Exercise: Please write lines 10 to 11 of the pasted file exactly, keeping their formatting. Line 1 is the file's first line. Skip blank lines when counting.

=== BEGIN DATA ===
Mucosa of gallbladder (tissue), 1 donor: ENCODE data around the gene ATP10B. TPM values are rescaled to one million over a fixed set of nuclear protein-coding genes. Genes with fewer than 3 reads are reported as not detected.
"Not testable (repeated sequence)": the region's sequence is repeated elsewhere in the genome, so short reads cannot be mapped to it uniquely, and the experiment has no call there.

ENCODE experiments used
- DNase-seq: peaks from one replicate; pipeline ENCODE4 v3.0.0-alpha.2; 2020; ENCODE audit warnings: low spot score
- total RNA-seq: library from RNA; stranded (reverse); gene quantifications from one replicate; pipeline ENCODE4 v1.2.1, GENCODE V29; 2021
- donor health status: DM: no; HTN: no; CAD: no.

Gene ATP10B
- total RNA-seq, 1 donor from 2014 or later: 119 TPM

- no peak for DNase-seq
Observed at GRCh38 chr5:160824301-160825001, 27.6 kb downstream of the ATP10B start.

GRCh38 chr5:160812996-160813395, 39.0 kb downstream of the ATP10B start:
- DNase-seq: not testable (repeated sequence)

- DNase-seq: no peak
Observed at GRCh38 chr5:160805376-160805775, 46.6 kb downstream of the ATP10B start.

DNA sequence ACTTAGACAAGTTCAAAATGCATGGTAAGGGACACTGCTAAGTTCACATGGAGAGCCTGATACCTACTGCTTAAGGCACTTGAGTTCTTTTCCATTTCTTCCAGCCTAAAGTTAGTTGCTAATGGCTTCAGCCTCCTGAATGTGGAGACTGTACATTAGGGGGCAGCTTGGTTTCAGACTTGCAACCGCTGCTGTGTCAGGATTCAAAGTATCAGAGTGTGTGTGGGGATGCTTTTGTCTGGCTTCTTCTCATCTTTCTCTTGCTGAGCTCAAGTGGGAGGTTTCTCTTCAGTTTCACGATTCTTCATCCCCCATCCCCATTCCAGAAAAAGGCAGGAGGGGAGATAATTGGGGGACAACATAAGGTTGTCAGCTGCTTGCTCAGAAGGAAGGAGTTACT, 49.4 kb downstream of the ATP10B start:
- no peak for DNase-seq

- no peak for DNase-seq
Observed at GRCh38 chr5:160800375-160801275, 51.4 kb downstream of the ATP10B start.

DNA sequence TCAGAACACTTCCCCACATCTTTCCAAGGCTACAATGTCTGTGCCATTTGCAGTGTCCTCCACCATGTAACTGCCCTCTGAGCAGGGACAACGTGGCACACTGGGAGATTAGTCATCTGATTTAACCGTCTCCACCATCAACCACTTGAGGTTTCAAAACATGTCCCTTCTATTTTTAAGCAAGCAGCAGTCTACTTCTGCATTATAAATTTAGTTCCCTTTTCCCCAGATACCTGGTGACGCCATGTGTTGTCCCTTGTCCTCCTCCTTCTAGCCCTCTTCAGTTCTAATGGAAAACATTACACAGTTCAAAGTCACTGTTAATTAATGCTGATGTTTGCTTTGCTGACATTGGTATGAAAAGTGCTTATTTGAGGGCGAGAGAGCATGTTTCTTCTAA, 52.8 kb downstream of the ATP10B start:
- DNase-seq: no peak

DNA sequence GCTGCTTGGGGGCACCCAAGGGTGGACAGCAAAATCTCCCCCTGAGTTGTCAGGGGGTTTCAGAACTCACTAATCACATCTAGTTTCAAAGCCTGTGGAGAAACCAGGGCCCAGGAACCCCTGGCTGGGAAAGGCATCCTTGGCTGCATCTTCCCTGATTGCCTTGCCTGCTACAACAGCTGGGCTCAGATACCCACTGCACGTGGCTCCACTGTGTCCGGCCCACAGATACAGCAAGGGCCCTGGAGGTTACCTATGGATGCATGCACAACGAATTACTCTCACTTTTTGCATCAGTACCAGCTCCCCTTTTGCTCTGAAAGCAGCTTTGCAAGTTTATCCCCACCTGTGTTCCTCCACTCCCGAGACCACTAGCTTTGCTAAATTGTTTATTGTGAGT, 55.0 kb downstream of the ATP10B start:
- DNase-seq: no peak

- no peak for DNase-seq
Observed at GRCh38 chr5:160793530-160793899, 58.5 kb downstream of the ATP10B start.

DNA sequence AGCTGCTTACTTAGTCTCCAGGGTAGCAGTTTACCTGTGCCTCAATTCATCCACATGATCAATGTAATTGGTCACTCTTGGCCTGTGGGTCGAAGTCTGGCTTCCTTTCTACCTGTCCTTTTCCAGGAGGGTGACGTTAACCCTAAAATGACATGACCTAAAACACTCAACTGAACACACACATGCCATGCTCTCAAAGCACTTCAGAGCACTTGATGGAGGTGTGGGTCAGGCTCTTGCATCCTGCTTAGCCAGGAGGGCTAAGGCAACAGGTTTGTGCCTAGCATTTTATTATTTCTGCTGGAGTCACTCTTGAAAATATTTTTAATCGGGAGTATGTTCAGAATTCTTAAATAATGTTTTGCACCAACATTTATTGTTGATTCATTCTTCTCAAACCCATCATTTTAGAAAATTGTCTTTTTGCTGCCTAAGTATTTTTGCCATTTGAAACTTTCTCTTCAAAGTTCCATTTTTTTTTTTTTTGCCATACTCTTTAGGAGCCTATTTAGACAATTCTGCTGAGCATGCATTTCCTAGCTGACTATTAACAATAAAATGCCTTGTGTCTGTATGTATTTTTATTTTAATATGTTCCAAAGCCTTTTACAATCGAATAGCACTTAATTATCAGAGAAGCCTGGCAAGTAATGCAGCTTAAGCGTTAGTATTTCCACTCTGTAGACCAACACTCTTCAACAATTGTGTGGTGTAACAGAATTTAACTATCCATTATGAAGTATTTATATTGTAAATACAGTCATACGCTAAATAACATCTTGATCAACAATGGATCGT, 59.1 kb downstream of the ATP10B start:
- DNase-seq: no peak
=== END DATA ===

Observed at GRCh38 chr5:160824301-160825001, 27.6 kb downstream of the ATP10B start.

GRCh38 chr5:160812996-160813395, 39.0 kb downstream of the ATP10B start: